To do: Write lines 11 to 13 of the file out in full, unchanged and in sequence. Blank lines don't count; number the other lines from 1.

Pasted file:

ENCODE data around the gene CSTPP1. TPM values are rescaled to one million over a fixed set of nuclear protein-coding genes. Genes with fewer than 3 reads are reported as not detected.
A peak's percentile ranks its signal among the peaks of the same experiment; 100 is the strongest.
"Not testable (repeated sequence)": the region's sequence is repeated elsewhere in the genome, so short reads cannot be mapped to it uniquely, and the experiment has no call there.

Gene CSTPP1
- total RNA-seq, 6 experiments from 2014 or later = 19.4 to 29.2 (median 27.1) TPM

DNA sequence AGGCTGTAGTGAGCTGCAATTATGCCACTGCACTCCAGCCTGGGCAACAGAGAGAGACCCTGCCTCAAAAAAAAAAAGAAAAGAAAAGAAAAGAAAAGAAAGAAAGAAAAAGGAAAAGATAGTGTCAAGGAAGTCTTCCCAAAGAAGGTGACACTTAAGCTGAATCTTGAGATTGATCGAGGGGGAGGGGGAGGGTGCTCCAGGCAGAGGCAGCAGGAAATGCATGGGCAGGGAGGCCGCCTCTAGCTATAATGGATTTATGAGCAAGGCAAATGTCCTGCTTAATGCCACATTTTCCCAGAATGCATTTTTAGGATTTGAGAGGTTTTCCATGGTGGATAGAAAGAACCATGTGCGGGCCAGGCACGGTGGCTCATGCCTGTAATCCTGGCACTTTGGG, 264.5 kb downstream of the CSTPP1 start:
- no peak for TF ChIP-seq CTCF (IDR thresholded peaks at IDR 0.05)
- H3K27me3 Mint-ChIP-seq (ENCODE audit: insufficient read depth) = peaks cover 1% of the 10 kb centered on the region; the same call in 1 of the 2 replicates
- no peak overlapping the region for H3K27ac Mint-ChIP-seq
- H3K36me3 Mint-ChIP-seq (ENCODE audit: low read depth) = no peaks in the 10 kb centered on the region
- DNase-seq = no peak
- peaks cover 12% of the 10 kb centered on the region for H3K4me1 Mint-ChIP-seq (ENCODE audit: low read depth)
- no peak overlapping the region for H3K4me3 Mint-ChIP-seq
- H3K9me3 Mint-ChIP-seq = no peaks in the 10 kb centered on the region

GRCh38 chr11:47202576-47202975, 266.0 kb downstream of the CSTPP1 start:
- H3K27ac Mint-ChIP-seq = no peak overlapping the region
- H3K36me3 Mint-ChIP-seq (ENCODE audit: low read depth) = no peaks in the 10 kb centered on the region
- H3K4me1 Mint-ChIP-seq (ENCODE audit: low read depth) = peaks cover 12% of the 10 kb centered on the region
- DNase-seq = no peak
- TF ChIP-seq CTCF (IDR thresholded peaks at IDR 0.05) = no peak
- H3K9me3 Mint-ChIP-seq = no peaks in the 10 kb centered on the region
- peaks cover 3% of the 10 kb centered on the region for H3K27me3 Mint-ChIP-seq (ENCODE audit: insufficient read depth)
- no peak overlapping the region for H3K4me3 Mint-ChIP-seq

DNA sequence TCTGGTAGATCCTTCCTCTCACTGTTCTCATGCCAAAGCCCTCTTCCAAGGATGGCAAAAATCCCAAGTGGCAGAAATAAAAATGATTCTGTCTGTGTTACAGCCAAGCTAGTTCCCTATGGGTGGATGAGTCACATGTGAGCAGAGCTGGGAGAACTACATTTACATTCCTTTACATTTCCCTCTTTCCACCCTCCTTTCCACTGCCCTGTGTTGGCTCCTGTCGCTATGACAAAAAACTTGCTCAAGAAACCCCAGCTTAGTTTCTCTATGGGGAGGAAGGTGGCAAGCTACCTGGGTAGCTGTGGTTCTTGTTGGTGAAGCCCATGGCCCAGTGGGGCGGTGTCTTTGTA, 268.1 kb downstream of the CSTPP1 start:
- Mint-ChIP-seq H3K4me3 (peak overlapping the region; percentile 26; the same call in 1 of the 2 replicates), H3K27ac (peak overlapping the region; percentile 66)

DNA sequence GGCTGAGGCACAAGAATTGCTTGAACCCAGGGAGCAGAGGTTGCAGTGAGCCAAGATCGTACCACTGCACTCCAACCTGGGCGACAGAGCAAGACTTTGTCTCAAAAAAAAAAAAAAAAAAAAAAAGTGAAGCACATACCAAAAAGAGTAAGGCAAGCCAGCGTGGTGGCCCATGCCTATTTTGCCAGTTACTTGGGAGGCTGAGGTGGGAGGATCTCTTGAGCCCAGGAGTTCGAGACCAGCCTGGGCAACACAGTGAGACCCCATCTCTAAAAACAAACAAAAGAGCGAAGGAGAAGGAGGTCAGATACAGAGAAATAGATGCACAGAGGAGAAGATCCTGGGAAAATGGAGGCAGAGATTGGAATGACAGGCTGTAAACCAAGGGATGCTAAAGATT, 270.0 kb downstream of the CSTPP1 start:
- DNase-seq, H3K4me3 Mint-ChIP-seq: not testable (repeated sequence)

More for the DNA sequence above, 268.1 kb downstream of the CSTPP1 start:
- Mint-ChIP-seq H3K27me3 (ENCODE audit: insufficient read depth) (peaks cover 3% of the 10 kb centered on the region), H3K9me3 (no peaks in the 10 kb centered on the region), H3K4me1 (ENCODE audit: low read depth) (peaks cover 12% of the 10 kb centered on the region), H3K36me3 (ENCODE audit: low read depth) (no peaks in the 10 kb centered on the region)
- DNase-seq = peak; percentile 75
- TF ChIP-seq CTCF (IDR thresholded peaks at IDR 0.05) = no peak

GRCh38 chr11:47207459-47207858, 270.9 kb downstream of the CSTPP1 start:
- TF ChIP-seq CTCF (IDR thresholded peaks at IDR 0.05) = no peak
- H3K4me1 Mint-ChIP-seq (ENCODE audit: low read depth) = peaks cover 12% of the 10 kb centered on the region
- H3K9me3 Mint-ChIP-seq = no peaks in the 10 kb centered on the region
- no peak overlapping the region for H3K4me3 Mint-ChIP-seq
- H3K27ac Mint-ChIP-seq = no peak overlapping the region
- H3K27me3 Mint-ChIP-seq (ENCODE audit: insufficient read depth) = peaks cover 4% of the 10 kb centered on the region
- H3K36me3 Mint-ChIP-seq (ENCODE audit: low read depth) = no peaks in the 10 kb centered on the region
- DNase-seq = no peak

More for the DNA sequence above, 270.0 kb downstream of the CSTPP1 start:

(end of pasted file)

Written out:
- DNase-seq = no peak
- peaks cover 12% of the 10 kb centered on the region for H3K4me1 Mint-ChIP-seq (ENCODE audit: low read depth)
- no peak overlapping the region for H3K4me3 Mint-ChIP-seq